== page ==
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No discussion of this period in opera’s history would be complete without looking at Gustav Mahler (1860–1911). Although he is known primarily for his expansive, neurotically tinged symphonies and orchestral song cycles, he contributed hugely to the development of opera through his work as a conductor. Mahler was born in 1860 and he began his conducting career at Bad ...

Source: Definitive Opera Encyclopedia, founding editor Stanley Sadie
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(Goos’-taf Ma’-ler) 1860–1911 Austrian composer and conductor Gustav Mahler bestrode the world of music at the end of the nineteenth century. ‘My time will come’, he remarked about his often misunderstood compositions. For Mahler the conductor, due recognition did come during his lifetime, but another half-century had to pass before a fully sympathetic appreciation of his creative achievement was possible ...

Source: Classical Music Encyclopedia, founding editor Stanley Sadie
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The invention of valves meant that brass instruments could now explore the bass register, and soon after 1835 bass tubas started being manufactured in Germany. Essentially a keyed bugle by descent, the bass tuba (confusingly, the name tuba comes from the Latin word for trumpet) has a very wide conical bore and as a result requires a good ...

Source: Classical Music Encyclopedia, founding editor Stanley Sadie
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The celesta is a type of keyboard glockenspiel, with a range of four octaves upwards from middle C, and a damping pedal like a piano. Inside the body of the instrument is a series of chromatically tuned metal bars, which are struck with felt hammers when the performer plays the keyboard. Creation of the Celesta The celesta was ...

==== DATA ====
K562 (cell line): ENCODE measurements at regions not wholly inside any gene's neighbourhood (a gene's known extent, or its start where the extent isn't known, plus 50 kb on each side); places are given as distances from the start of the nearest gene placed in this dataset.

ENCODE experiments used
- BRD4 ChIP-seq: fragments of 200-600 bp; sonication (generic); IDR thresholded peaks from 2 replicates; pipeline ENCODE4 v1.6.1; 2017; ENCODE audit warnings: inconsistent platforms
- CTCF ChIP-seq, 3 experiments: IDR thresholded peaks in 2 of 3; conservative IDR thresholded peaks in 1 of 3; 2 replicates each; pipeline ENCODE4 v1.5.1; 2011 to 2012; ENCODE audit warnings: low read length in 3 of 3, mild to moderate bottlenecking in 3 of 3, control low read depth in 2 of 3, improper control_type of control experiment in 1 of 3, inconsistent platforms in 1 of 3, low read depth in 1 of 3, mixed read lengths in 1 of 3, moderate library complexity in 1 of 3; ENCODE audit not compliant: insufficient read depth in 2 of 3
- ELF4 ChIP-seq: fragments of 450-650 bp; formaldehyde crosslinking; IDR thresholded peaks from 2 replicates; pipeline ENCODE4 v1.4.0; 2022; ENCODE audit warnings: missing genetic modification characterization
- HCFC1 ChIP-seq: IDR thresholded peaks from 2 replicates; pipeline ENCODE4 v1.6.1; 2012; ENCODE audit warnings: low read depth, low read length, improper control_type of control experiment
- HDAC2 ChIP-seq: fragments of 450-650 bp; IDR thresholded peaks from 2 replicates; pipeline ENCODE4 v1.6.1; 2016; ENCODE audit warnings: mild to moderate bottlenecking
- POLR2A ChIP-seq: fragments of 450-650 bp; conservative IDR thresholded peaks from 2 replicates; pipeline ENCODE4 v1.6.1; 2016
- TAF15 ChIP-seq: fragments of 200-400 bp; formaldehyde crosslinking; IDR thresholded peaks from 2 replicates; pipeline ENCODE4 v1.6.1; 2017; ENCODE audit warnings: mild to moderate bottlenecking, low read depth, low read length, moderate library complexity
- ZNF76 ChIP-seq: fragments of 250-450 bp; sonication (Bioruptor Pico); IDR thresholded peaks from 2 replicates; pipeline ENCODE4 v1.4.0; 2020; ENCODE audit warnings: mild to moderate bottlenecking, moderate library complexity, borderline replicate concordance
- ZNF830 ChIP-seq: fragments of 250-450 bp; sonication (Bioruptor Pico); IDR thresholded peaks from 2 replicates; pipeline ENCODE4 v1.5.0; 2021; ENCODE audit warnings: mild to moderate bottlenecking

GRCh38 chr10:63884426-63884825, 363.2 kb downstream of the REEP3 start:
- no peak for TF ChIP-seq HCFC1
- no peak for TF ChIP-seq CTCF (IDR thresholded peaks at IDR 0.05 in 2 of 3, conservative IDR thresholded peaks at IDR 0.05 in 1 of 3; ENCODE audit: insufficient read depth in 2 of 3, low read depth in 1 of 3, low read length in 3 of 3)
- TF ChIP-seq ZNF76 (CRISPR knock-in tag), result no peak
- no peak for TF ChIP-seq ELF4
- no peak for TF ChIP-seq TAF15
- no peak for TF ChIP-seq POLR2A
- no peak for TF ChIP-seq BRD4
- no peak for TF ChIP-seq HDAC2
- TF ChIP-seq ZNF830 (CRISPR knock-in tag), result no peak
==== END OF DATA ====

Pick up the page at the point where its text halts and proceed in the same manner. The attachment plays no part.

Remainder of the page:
Source: The Illustrated Complete Musical Instruments Handbook, general editor Lucien Jenkins
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however. Since then, the bass clarinet has been an ever-present member of the orchestral wind section, and has been used to great effect by composers such as Gustav Mahler (1860–1911), Schoenberg, Stravinsky and Leoš Janáček (1854–1928). The bass clarinet’s size necessitates changes to the keywork of its smaller siblings. Not only do the keys have to reach further ...

Source: The Illustrated Complete Musical Instruments Handbook, general editor Lucien Jenkins
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highly expressive settings of German romantic poetry, often grouped together to form song cycles. They were followed by a long line of composers of songs including Brahms, Gustav Mahler (1860–1911), Claude Debussy (1862–1918) and Benjamin Britten (1913–76), who formed a highly successful partnership with the tenor Peter Pears. The combination of voice and piano is also very popular in ...

Source: The Illustrated Complete Musical Instruments Handbook, general editor Lucien Jenkins
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ever had the same impact, much to the composer’s annoyance. Other important guitar music has been written by Britten, Walton and Arnold. In addition, composers such as Mahler and Schoenberg have included it in chamber ensemble or orchestral works. The guitar was a central part of the personal iconography of Pablo Picasso. The most famous example of this ...

Source: Classical Music Encyclopedia, founding editor Stanley Sadie
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of a lull during the early nineteenth century, the mandolin soon regained popularity. Giuseppe Verdi (1813–1901) used it in Otello (1884–86), Ruggero Leoncavallo (1857–1919) in Pagliacci (1892) and Gustav Mahler (1860–1911) used it his seventh and eighth symphonies and in Das Lied von der Erde (1907). The Modern Mandolin By the beginning of the twentieth century, the mandolin’s popularity ...